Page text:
How Volcanoes Work


VulcanThe small Italian island of Vulcano, provides the family name for all volcanoes. Historic eruptions led the Romans to believe that this island was the forge of Vulcan, son of Jupiter and blacksmith to the Roman gods, as depicted in the image left, with permission from the artist, Jeffrey Hulen. The island of Vulcano also gives its name to a particular eruption style -- vulcanian. Vulcanian eruptions initially occur as a series of discrete, canon-like explosions that are short-lived, lasting for only minutes to a few hours, often with high-velocity ejections of bombs and blocks. Once the volcano "clears its throat," however, the subsequent eruptions can be relatively quiet and sustained. Vulcanian eruptions are more explosive than Strombolian eruptions with eruptive columns commonly between 5 and 10 km heigh. The volume of tephra produced is relatively small (less than one cubic kilometer), but dispersed over a moderately wide area. Periodic on-going vulcanian activity is currently exhibited by the Sakurajima volcano in Japan, and by the Tavurvur volcano in Papua New Guinea, shown in the following images:

 Sakurajima, Japan

Sakurajima, Japan  


 Tavurvur Volcano

Tavurvur Volcano,
Papua New Guinea

In contrast to basaltic strombolian eruptions, vulcanian eruptions are most often associated with andesitic to dacitic magma. The high viscosity of these magmas makes it difficult for the vesiculating gases to escape. This leads to the build up of high gas pressure and explosive eruptions. The ejected lava fragments do not take on the aerodynamic shapes common to Strombolian eruptions. This is partly due to the higher viscosity of the erupting magma, but also because the ejecta often incorporates a high proportion of crystalline material broken away from the rock plugging the throat of the volcano. These eruptions are often associated with growing lava domes, such as that at Mt. Pelée in 1902, and with the genration of pyroclastic flows from dome collapse.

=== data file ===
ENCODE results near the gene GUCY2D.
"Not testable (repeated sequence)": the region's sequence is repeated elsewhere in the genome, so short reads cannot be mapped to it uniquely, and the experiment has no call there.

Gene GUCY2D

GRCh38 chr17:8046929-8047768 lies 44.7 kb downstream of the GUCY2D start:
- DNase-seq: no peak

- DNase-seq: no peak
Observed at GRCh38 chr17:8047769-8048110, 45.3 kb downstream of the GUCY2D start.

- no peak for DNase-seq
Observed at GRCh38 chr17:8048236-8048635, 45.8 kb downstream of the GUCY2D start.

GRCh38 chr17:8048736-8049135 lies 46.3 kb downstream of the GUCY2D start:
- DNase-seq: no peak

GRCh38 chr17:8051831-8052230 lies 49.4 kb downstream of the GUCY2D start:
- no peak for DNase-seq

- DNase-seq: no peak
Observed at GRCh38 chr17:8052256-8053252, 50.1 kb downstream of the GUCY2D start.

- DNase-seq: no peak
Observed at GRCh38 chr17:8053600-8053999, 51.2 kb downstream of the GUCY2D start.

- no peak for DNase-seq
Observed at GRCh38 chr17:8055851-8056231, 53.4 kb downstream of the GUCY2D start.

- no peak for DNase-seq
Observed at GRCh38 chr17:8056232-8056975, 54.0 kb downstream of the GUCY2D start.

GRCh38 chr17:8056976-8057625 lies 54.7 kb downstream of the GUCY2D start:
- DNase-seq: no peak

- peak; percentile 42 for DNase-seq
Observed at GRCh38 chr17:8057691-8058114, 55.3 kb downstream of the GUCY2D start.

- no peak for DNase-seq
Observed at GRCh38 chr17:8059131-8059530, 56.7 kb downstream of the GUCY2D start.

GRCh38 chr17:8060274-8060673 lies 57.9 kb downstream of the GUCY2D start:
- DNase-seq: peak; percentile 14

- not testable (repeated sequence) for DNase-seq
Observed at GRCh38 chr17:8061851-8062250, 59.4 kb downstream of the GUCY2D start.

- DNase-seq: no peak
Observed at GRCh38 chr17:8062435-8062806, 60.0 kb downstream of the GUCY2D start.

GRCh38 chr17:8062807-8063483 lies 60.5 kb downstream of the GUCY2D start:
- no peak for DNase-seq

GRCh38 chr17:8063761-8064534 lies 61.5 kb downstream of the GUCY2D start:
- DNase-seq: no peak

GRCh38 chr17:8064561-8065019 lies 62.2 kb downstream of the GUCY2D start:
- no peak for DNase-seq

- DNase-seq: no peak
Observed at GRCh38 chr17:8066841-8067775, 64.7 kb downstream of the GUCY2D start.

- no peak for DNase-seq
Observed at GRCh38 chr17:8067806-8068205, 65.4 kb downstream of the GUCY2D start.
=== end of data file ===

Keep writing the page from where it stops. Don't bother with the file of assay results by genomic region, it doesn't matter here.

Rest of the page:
Bread-crust bombsVulcanian deposits contain large blocks and bombs near the vent. Bread-crust bombs (left) are particularly abundant. These resemble a crusty loaf of bread broken by deep cracks that often expose a frothy interior. These large pyroclastic fragments form when viscous, gas-rich magma is ejected from the vent to produce a bomb whose exterior chills quickly to a glassy or fine-grained crust while in flight. The interior of the bomb, however, continues to vesiculate on the ground, which leads to expansion of the interior and cracking of the brittle outer crust.

Although blocks and bombs are common in proximal deposits, the bulk of Vulcanian deposits is very fine grained and dominated by ash. The abundance of ash indicates a high degree of fragmentation, which can only be generated by magmas with high gas contents. In some cases, these high gas contents are derived from heated meteoric water. It is likely, therefore, that many vulcanian eruptions are at least partially hydrovolcanic. Although the ash-fall deposits generated by volcanian eruptions are highly fragmented, they are only moderately dispersed. This suggests a high degree of explosiveness (high fragmentation) associated with the development of eruptive columns that are of only moderate heights (moderate dispersal).

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